I can't stand how soft people have become as a society. People want to project reality through a fluffy veil of bull, instead of calling a spade a spade. I realize there is a time/place for everything, and that there are things that are off-limits. Now, with that being said... there is also an appropriate time to chirp, and poke a little fun at someone or something. For example, most professional sporting events have a "Kiss-Cam," where the camera scans the audience and pauses on a couple forcing them to kiss on air. I've seen the Kiss-Cam capture good kisses, bad kisses, awkward looks only to be followed by awkward kisses, people picking their noses, etc.
Recently at the Tampa/Philly game in Tampa, the Kiss-Cam paused on a less-than-svelte Flyers fan going to town on some chicken wings.
That's it. And people (not including the fan) got majorly butt-hurt over it.
A newscaster posted on his Facebook page, "TAMPA IS A MEAN CITY.... they couldn't find anyone kissing on the "Kiss-Cam" last night at the Tampa Lightning vs Philly Flyers game. Instead, they fat-shamed an overweight Flyers fan. He laughed, but don't tell me his feelings weren't hurt. Good thing I'm not the Commissioner of the NHL - somebody would be fired. That's not the way to treat paying customers."
I think the newscaster overreacted. Is it not common knowledge that if the Kiss-Cam is rolling, that nobody is safe? Not to mention, hockey isn't exactly the best sport to choose to participate in (in any capacity) if your feelings get hurt easily. Additionally, I haven't found any reports stating that this fan was offended/cared about having his adoration with fried chicken exposed. Only that he was a great sport and laughed it off.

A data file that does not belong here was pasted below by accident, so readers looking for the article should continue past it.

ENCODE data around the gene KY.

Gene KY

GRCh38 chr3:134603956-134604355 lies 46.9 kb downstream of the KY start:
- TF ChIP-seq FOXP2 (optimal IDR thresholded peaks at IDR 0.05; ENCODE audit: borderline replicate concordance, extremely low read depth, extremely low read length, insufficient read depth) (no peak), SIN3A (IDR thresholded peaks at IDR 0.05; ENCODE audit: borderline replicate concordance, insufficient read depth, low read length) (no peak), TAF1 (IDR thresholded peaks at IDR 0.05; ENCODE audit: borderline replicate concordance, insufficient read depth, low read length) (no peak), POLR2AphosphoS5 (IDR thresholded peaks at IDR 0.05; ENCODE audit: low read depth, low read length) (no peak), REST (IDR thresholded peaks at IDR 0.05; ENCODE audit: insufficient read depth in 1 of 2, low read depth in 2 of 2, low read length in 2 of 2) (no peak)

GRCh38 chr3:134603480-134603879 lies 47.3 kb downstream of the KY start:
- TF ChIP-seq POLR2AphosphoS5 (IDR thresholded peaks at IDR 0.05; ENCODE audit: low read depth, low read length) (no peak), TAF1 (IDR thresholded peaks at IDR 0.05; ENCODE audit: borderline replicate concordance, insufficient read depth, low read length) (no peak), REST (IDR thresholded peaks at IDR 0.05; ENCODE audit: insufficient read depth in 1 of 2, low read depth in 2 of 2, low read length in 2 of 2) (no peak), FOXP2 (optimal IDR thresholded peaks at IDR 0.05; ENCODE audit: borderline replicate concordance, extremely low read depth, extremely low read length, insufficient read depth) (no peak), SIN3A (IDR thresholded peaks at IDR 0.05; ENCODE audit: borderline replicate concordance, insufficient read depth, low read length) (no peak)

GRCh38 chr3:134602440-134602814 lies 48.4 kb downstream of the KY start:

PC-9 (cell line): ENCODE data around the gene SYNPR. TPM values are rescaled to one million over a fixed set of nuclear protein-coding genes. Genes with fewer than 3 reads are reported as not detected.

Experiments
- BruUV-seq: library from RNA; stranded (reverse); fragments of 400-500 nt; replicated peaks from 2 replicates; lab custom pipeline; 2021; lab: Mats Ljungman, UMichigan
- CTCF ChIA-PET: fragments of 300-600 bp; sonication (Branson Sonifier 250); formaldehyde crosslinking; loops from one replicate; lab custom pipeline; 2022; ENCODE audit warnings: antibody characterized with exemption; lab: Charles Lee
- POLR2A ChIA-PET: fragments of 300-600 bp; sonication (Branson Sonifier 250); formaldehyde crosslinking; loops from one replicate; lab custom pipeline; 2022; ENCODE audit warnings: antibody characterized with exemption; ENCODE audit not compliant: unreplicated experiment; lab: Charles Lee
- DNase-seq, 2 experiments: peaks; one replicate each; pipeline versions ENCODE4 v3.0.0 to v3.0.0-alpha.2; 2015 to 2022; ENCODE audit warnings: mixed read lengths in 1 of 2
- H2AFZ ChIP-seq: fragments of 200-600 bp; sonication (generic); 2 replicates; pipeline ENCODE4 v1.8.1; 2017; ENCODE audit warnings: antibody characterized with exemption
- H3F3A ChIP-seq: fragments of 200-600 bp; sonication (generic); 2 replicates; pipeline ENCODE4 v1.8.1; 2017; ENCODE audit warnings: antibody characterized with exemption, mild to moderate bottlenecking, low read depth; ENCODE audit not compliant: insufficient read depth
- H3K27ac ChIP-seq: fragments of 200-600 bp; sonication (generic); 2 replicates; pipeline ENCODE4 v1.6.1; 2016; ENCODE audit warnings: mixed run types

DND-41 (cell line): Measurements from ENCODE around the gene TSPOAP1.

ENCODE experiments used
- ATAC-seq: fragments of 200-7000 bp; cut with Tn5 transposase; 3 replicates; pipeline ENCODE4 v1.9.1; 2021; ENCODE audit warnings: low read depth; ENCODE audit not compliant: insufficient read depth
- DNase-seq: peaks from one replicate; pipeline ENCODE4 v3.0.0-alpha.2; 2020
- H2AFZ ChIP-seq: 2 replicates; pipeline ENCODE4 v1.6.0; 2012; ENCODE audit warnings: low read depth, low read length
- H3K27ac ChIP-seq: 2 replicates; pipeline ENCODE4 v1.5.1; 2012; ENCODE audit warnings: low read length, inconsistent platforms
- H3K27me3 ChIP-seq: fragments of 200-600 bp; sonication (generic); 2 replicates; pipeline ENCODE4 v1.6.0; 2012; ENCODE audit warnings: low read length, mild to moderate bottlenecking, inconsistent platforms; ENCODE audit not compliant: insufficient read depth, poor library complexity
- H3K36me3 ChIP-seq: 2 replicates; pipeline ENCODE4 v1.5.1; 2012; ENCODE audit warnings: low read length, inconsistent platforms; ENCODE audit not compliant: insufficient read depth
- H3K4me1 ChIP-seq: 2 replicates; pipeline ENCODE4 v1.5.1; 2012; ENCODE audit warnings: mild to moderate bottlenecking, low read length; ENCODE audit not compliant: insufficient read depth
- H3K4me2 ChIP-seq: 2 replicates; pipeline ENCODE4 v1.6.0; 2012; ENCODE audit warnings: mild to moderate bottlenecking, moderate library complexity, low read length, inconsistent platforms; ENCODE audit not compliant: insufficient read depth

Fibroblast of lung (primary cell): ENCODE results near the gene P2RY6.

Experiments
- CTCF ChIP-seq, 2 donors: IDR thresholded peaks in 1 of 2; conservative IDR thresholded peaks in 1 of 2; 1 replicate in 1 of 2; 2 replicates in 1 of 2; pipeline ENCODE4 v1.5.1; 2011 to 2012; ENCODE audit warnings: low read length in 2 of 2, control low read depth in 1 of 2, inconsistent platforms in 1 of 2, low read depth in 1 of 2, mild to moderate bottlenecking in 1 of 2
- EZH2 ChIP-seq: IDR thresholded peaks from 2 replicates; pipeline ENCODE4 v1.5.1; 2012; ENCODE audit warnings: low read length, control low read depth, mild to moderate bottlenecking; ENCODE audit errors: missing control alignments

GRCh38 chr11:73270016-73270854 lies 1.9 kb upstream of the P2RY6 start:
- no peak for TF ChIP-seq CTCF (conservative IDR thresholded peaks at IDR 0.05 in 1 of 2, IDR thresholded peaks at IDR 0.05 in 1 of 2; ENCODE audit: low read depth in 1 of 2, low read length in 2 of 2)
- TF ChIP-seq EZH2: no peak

I get the impression that this newscaster doesn't really follow too much hockey (if I had to guess, he probably watches some of the NHL playoffs, at most). While unfortunate, that's ok (I guess), except for the fact he is making statements like the one above without understanding the culture of hockey.
Hockey is one of the most humble sports out there. The players police themselves, and keep each other in line through physical and verbal abuse direction. It's just the nature of the sport, and I love that. It helps prevent divas from sprouting, and it yields a team chemistry unique to the sport.
Here's the bottom line: Even off the ice and out of the rink, if you can't laugh at yourself, you're doing it wrong. Nobody is perfect, and while everyone is (hopefully) trying to be the best that they can be, what is the harm in laughing at your imperfections along the way?
If you can't take the cold, then get out of the rink and go watch some soccer.